We all know how stressful work can be, with travel the most challenging part of the working day for many. The struggles and frustrations of rush hour traffic, the hectic bustle of public transport, the desperate rush to leave on time, or the cost of peak-time travel – they can all take their toll on our state of mind and ability to function well at work.

Simon Cliffe is the organiser of Work From Home Week, which runs this week 20th to 24th January 2014: “The whole subject of working from home hit the headlines recently when the new Yahoo boss banned all her employees from doing it – and that caused outcry on the blogosphere proving the subject is something people care passionately about. Working from home can be an attractive alternative that can get around many of the stresses and strains of office life. Home working can offer the flexibility that doesn’t usually exist in full-time employment, enabling you to fit work in around other commitments and allowing you to create a working environment that suits you and your working style. With careful planning and the right support, you can make a successful switch to working from home, and create a better environment that suits you and your working style.”

Work from Home Week is here to offer advice for those seeking an escape from office life, and to provide solutions to help making the switch to working from home easier. Working from home can have its difficulties, such as the self-discipline needed to separate work from home, or adjusting to an environment that lacks the social interaction of an office. There are also legal implications and rights that outline how and when employees can justify a request to work from home. We hope to use our time wisely to provide as many solutions as possible.

Charles Elvin, Chief Executive of the Institute of Leadership & Management, encourages businesses to explore flexible working: “Work from Home Week is an excellent opportunity for employers to encourage more working from home or other forms of flexible working. But to really reap the benefits of a flexible workforce, organisations need to invest in the systems and skills that enable remote workers to flourish.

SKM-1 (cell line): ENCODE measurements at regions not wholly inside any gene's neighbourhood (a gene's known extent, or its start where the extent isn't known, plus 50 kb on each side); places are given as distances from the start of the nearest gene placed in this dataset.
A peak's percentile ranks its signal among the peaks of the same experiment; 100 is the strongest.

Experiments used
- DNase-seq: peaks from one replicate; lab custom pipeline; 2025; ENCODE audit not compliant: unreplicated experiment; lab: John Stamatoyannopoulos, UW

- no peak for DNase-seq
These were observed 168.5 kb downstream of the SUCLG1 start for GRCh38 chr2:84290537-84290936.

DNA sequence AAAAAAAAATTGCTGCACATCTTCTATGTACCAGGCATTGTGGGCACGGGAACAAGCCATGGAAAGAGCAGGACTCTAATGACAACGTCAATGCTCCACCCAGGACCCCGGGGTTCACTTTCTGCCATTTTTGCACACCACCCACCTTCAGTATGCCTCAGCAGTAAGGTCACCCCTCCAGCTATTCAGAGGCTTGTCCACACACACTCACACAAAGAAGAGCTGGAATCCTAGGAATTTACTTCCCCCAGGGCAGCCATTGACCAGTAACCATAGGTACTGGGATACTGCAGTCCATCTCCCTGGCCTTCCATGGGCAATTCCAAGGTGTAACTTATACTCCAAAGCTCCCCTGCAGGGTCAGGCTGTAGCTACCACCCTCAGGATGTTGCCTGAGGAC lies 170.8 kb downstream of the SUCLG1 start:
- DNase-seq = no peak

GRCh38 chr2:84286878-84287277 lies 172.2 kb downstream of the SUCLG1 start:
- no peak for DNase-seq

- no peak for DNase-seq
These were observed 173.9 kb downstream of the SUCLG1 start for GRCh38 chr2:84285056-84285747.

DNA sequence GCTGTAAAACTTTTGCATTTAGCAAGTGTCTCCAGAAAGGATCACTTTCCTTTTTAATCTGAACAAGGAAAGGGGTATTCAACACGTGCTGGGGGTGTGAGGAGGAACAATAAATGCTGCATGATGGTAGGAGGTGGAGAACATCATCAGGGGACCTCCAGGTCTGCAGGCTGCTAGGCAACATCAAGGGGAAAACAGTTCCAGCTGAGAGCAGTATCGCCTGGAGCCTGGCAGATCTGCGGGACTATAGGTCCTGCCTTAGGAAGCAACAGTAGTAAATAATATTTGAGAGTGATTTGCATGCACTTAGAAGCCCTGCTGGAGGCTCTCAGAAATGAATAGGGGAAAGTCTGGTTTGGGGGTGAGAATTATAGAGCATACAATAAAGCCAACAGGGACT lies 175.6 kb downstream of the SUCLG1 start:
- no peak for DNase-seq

“A survey of over 1,000 managers published by ILM last year, found that flexible working is widespread, with 94% of UK employees offering it in some form.

“Flexible working can offer real business benefits, as well as increased staff engagement. Over four out of five (82%) managers reported improvements in productivity, commitment and retention of staff, and 62% of managers said it helped their organisation respond better to customer needs. We also know from a more recent survey that workers are keen to improve their work-life balance this year (with 31% stating this was their top career New Year’s resolution). Allowing employees the option of working from home can be a powerful motivator and a great way to get the best out of people.

“Our report uncovered that the main barriers to flexible working are cultural, in particular the negative attitudes of a significant minority – for example, one in five worried that taking the decision to work flexibly could be ‘career limiting’ and a third (31%) reported hearing other colleagues saying something negative about others working flexibly.

“With flexible working becoming even more widespread in the future, organisations need to ensure their managers are ready, by embedding the appropriate skills for flexible working to flourish. This means that managers should be properly trained to know how to manage people working flexibly. We would also encourage managers to be open and honest about their flexible working policies which can alleviate worries and uncertainty and help to address the negative attitudes within their organisation.

“The managers we spoke to were clear about the skills needed to manage a flexible workforce – strong communication and planning skills, the ability to give clear direction and performance management and target setting – so companies that want to investigate flexible working options should ensure that these skills are in place in their workforce before they do so.”